You may or may not have heard of Lolita, an L-Pod whale that has been in captivity for an astounding 38 years. The local Southern Resident pods that I post about were subject to many live captures during the 1960s and 1970s, taken from their stable family groups to be put into marine parks and aquariums around the world. During this time more than 40 animals were removed from this population, and more killed in the capture process, leaving barely over 70 whales when population studies began in the early 70s. While local wild orcas can live to upwards of 50 years for males and upwards of 90 years for females, captive orcas rarely survive longer than a few years. Between small tanks, poor social situations, and boredom and depression, it simply isn't a stimulating life for them. Lolita, at the Miami Seaquarium in Florida (also known as the Miami Seaprison), has somehow defied all odds and survived as the longest-lived orca in captivity, in a tank not even as deep as she is long, and since 1980, without any other orcas. She still makes L-Pod's unique vocalizations.
While it is unknown who Lolita's mother was, we do know that she was a member of the L25/L12 subgroup. Several of her immediate family members are still alive, such as L25, L77, L94, and L41, pictured above.
There have been efforts over the last few decades to "Free Lolita", removing her from her captive life and preparing her for reintroduction to the wild, much like occurred with Keiko, the star of the Free Willy films. Her owners in Miami haven't even been willing to enter in discussions about this proposal, refusing even when millions of dollars have been offered for her freedom. This battle often seemed futile, even despite support from many actors in Hollywood as of last winter, but yesterday something happened that may ignite the calls for her release. A young college student in Miami worked with Orca Network to report on Lolita's situation on iReport, where members of the public can generate and post their own news stories. The stories that get the most views and comments have a chance to be aired on CNN.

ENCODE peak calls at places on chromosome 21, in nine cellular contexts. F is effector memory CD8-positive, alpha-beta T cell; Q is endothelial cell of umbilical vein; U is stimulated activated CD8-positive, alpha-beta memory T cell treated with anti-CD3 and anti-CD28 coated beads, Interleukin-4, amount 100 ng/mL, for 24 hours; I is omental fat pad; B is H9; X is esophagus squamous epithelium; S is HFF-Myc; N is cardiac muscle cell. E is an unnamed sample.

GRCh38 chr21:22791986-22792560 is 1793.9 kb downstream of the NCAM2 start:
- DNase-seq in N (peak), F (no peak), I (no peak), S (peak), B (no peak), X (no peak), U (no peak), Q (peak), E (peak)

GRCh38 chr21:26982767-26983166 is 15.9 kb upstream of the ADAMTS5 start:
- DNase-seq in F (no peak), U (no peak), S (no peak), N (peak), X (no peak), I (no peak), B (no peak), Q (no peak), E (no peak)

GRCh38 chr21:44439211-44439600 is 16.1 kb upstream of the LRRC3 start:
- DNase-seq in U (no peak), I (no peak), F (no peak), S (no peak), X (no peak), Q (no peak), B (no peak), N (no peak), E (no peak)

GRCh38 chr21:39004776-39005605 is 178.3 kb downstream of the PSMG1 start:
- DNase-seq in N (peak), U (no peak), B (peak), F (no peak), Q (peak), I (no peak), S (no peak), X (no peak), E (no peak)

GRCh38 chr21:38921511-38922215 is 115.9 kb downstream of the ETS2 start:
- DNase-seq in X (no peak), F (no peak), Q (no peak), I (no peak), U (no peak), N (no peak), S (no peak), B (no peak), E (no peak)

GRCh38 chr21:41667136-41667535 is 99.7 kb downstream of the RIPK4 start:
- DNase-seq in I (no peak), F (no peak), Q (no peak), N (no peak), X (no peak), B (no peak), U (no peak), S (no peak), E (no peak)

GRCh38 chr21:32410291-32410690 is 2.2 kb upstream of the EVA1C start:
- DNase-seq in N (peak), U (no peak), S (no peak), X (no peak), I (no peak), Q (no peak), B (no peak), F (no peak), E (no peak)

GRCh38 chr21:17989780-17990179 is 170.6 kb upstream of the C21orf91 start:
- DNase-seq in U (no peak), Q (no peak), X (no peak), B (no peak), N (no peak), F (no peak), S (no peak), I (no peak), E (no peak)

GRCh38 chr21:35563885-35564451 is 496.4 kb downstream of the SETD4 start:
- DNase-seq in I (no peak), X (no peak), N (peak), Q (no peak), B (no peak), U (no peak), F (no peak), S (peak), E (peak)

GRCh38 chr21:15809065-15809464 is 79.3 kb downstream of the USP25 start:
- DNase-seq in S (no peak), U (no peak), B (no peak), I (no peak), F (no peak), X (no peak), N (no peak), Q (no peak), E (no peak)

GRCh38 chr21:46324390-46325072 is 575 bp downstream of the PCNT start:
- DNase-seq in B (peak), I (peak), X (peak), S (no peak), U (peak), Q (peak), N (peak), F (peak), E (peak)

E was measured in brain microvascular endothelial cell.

Within a day, Lolita's story got hundreds of hits, and not only was it shown nationally on CNN, it was shown every hour, on the hour, all day yesterday. Hopefully, this coverage will lead to more coverage, and the public awareness of her plight will generate enough pressure on the Miami Seaquarium to finally release her and give her a chance to make it back to her family members in L-Pod. Again, a lot of the money is there via donors from Hollywood - the Aquarium just has to agree to let her go.
You can learn more about Lolita's situation from Orca Network's captivity page. I also highly recommend the compelling and very emotional movie, Lolita: Slave to Entertainment.